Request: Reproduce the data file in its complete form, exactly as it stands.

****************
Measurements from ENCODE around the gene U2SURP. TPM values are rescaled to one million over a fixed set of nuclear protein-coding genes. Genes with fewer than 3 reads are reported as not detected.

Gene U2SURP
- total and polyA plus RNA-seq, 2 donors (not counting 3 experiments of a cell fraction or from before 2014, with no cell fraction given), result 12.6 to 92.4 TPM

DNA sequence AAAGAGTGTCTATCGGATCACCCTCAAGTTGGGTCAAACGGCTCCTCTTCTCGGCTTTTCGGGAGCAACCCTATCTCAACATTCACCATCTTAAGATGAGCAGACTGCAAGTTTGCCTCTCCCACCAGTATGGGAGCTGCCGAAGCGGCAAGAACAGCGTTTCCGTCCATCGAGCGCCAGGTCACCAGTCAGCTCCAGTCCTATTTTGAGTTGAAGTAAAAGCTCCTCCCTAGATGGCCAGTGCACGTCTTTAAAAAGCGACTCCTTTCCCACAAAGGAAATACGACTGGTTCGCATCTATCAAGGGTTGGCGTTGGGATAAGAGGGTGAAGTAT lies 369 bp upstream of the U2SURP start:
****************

Measurements from ENCODE around the gene U2SURP. TPM values are rescaled to one million over a fixed set of nuclear protein-coding genes. Genes with fewer than 3 reads are reported as not detected.

Gene U2SURP
- total and polyA plus RNA-seq, 2 donors (not counting 3 experiments of a cell fraction or from before 2014, with no cell fraction given), result 12.6 to 92.4 TPM

DNA sequence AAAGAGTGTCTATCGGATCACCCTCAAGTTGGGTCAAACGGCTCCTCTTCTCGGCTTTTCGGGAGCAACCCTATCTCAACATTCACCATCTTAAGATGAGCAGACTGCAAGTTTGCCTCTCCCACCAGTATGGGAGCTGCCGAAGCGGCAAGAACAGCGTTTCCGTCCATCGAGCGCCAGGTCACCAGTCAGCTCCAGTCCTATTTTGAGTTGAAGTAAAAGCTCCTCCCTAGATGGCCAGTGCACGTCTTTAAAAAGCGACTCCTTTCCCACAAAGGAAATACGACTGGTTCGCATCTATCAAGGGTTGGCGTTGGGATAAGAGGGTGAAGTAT lies 369 bp upstream of the U2SURP start: